Nine months later, in July 2013, we were excited to host Dandan at the annual Microsoft Research Faculty Summit in Redmond—her first trip outside China. We were thrilled with the response by people both attending and watching the Summit. The sign language translator and Dandan made the front page of the Seattle Times and were widely covered by Internet news sites.
We knew we had to make a full video of the system to share it with others and take the work further. Over a couple of sweltering days in late July (yes, Seattle does get hot sunny days!), we showed the system to Microsoft employees. It continued to capture the imagination, including that of Microsoft employees who are deaf.
We got the chance to demonstrate the system at the Microsoft annual company meeting in September 2013—center stage, with 18,000 in-person attendees and more than 60,000 watching online worldwide. This allowed us to bring Dandan and the Chinese research team back to Seattle, and it gave us the opportunity to complete our video.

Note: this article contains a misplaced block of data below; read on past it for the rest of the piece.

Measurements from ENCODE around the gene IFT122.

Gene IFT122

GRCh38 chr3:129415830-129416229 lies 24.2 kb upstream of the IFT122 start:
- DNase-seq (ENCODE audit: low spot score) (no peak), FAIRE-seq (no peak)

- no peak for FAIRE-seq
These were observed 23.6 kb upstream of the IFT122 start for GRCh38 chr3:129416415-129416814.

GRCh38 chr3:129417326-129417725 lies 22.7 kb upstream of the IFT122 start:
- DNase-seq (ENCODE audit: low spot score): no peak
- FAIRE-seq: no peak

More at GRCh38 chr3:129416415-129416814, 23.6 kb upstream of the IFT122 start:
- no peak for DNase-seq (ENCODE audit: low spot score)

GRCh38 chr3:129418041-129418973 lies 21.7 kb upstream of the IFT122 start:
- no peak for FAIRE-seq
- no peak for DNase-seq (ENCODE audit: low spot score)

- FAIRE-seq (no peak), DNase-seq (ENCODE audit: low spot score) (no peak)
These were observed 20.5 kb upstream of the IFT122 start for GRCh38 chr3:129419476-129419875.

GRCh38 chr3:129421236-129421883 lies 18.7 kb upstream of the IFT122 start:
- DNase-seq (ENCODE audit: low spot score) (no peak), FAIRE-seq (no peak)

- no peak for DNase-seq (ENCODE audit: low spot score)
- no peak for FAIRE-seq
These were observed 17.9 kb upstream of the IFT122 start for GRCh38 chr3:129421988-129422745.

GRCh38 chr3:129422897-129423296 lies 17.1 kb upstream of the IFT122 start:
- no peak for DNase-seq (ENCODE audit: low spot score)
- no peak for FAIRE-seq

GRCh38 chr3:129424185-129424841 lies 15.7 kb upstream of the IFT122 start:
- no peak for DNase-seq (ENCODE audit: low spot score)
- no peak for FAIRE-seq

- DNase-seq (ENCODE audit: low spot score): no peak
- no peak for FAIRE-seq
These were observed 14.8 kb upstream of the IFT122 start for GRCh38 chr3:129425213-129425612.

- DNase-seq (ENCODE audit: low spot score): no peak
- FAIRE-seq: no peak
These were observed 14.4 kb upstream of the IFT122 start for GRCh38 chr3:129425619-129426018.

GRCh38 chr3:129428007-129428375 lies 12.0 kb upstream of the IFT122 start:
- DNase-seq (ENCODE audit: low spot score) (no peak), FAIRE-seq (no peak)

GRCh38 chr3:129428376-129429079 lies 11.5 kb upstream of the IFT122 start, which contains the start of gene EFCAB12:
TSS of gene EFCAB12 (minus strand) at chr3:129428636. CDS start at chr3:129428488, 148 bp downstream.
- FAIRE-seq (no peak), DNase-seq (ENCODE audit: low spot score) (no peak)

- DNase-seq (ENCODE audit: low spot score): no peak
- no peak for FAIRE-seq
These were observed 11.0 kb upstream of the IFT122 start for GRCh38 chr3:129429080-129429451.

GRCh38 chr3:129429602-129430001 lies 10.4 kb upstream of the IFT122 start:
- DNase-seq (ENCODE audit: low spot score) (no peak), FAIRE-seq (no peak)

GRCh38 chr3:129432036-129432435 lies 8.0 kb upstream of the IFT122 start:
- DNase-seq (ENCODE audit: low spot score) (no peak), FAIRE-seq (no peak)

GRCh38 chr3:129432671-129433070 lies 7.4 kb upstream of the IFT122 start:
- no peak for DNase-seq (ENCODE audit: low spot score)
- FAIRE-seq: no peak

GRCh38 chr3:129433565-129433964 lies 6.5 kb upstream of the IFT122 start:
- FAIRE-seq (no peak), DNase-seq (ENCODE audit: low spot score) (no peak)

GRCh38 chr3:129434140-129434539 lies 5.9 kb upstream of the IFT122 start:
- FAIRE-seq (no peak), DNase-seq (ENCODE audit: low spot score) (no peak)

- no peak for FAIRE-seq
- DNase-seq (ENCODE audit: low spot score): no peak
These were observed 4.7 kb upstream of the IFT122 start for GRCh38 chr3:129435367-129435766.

That week, we all went back into the studio, and through a long hard day, shot the remaining pieces of the story, explaining how the system could one day transform the lives of millions of people who are deaf or hard or hearing—and all of us—around the world.
I hope you enjoy the video and are inspired by it as much we are.
We look forward to making this technology a reality for all! We would love to hear your comments.
—Stewart Tansley, Director, Microsoft Research Connections